European parliamentarians strongly condemn the continuous human rights violations by state authorities in Belarus. In a debate in the European Parliament, MEPs and experts discussed the international efforts to investigate human rights abuses and seek justice for victims in Belarus. They tried to find a solution to resolve the situation in this country.
After the rigged presidential elections in Belarus, little is changed in the political system. Aliaksander Lukashenka claims to remain the last dictator of Europe. His regime roughly violates many of the basic human rights, freedom of expression, and right to peaceful assembly. The political authorities continue to produce systematic abuse against Belarusians. They deny the opposition views despite the sanctions, strikes and other factors that affect the economic situation in Belarus. In spite of the power of resistance, the regime continues to exist.
According to many experts, there is an algorithm that might help to overcome the crisis – the Moscow mechanism. This procedure might have been established a mission in Belarus, which will monitor the observance of human rights and freedoms. One of the speakers was Wolfgang Benedek, rapporteur for the OSCE report under the Moscow Mechanism on alleged human rights violations related to the presidential elections in Belarus. He noted that attempts to implement this project in Belarus were already made in 2011, but ended with failure due to Lukashenka’s refusal of the mission.
Benedek puts forward his recommendations to the Belarusian authorities: to organise new fair and transparent presidential elections, in which international observers could participate, to stop the violence against peaceful protesters and to release all political prisoners.
It is worth remembering how many people suffered from the regime. Since the election day in August, the number of protesters has been growing steadily. Along with the mobilisation potential of the opposition movement, the number of detainees also increased. According to the Belarusian Ministry of Internal Affairs, the number of detainees since 9 August is more than 28,000. About two-thirds of them were sentenced to 15-day detention. Also, one should not forget about the context of the conflict in Belarus, the Covid-19 pandemic. About 80% of detainees in Belarus have symptoms of the disease. Unfortunately, the reprisal institutes’ administration does not help in preventing the virus, but on the contrary helps to spread it, in most of the detention centres wearing medical masks or using any sanitary means is prohibited.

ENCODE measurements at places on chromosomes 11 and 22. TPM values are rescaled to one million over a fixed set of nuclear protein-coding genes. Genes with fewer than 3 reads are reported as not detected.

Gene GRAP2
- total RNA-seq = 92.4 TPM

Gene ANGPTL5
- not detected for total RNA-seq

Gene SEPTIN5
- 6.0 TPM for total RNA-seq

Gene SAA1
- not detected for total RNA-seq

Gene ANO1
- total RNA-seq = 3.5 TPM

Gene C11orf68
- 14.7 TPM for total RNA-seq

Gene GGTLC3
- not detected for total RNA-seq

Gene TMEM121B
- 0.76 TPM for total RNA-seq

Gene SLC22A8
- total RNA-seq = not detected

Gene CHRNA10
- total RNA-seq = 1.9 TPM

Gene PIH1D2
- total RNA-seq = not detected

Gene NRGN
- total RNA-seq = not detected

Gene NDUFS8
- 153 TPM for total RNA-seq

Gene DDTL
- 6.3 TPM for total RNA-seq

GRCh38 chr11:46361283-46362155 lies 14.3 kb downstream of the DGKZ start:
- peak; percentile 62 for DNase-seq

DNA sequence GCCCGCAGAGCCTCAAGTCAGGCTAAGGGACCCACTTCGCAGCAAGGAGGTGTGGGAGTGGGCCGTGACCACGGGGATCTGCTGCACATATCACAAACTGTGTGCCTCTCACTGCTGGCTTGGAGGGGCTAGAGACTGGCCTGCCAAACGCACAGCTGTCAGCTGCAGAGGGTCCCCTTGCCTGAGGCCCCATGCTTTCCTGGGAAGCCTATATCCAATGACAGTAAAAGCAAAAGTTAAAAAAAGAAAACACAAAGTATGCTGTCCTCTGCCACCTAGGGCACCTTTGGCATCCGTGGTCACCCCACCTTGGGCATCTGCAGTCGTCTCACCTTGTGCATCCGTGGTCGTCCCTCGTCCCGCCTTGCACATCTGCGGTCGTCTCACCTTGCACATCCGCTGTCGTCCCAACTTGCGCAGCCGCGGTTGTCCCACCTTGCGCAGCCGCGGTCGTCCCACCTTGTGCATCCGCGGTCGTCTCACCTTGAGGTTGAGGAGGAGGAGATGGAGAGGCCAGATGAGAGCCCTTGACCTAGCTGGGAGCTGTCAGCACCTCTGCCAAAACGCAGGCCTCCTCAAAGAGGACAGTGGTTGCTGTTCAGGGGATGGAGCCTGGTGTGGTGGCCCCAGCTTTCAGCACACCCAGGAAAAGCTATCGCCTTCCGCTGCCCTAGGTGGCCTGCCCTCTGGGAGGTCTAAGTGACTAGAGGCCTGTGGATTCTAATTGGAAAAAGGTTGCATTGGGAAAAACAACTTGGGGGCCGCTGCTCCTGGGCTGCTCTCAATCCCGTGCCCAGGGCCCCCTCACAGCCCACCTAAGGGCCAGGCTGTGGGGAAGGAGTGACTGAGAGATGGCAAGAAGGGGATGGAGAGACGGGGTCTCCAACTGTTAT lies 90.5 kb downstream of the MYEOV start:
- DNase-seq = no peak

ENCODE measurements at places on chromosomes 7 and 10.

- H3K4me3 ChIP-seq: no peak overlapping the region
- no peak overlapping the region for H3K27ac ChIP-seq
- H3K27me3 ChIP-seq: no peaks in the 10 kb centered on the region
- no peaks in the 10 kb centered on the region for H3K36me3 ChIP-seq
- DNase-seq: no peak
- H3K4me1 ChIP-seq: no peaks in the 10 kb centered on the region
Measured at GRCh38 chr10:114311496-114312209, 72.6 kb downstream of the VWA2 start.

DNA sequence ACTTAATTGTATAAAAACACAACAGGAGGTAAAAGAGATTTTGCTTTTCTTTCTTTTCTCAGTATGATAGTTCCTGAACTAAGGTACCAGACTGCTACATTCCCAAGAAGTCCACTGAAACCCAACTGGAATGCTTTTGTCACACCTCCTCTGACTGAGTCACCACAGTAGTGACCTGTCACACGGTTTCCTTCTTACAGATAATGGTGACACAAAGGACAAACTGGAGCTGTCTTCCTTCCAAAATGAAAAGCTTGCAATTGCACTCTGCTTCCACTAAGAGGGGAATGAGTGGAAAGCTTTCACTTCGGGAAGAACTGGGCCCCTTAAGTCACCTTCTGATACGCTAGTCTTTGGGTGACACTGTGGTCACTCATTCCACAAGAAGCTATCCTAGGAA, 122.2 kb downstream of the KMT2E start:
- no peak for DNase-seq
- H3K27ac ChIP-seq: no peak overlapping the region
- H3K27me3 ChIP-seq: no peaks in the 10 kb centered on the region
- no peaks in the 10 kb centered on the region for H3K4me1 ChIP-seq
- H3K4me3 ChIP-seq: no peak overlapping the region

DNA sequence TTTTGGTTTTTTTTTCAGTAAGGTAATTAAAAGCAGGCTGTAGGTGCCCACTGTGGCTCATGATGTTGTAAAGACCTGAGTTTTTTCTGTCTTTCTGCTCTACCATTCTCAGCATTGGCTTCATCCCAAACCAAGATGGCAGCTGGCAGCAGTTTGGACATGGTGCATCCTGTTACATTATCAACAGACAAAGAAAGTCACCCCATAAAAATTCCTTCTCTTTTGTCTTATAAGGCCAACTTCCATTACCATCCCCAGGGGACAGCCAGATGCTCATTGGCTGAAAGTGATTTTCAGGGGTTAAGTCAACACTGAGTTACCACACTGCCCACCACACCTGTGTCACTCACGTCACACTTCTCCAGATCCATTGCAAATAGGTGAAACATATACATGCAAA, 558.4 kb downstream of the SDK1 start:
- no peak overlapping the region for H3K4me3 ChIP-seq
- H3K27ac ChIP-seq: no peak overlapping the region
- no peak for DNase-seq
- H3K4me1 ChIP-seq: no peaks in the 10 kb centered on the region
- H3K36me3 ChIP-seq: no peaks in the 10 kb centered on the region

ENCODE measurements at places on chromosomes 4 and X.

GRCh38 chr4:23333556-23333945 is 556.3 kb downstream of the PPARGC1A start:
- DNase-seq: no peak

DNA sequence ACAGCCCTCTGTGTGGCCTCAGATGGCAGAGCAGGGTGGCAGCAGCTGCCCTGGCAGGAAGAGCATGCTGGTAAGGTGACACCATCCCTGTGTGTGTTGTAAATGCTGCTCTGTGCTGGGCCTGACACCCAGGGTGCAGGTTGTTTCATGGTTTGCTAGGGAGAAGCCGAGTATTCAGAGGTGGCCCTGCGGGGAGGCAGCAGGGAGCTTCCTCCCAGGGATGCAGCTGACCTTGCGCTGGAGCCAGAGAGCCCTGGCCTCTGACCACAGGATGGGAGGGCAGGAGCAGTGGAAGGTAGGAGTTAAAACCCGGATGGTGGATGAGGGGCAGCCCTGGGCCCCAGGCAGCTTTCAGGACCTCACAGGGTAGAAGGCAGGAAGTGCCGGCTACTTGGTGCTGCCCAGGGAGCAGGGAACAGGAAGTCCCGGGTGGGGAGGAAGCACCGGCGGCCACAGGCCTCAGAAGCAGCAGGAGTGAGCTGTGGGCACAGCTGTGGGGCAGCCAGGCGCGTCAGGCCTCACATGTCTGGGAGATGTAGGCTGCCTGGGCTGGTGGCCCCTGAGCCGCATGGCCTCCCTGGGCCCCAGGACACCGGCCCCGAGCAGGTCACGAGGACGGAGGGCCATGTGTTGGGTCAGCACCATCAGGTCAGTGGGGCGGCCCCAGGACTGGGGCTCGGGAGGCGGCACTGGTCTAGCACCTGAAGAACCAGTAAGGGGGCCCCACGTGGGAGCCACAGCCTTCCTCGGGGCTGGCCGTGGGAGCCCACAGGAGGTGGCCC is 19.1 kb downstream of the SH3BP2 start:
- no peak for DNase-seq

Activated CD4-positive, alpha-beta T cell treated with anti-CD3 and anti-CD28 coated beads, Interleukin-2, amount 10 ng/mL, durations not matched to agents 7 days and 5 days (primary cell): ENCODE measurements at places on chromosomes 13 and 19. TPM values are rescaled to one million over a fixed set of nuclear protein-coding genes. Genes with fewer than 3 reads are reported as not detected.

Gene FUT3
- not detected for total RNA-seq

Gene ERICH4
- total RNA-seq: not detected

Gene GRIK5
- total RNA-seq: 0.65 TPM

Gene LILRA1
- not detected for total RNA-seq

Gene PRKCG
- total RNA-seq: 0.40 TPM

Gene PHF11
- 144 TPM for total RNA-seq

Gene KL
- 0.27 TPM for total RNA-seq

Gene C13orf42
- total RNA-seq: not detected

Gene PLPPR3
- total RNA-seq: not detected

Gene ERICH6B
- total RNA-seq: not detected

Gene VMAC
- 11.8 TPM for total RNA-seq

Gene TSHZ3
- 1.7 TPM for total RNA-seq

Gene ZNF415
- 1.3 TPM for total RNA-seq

However, the virus and arrests are not the only things that Belarusians suffer from. The practice of political persecution, intimidation of citizens, and media censorship are actively spreading in Belarus. The authorities are intimidating the population to prevent the protest mobilisation, says Eugenia Andreyuk, a human rights lawyer and expert on the International Committee on Investigation of Torture. In her report, she noted that peaceful protesters are often persecuted. She recalls a case of the murder of Raman Bandarenka, an activist who was killed by the police. According to her, the doctor who revealed the medical aspects of Raman’s death is now on trial, as well as the journalist who was the first to cover the tragedy of Bandarenka’s death. Criminal cases are filed against these people. They are both facing imprisonment.
Many people are disappointed with both the results of the protests in Belarus and the EU support of Belarus. “The actions that the EU member-states take against Lukashenka’s regime are insufficient,” said the Polish MEP Robert Biedron (Social Democrats Group). He thinks that the EU policy towards Belarus brings only disappointments, despite the high expectations of Belarusian citizens. He believes that the EU should strengthen sanctions against the regime, facilitate international investigations into its crimes. Another MEP, Lithuanian Andrius Kubilius (EPP group), is offering to implement a so-called investigation centre that will collect evidence of the regime’s crimes, thus paving the way for a future trial against the perpetrators of the political crisis.
MEP Petras Auštrevičius (Lithuania, Renew Europe group) mentioned in his speech: “I based my personal approach towards Belarus on three S – solidarity, support and sanctions. Standing solidarity should bring us to more support, especially to civic society and those institutions which act on the ground.”
According to him, assistance to the state in democratisation and spreading values of democracy plays a role no less important than economic sanctions.
So, experts have suggested several scenarios for resolving the conflict in Belarus:
– holding presidential elections again
– increasing the sanctions against the regime
– increasing solidarity and, as a consequence, an increase in the scale of support for the protest.
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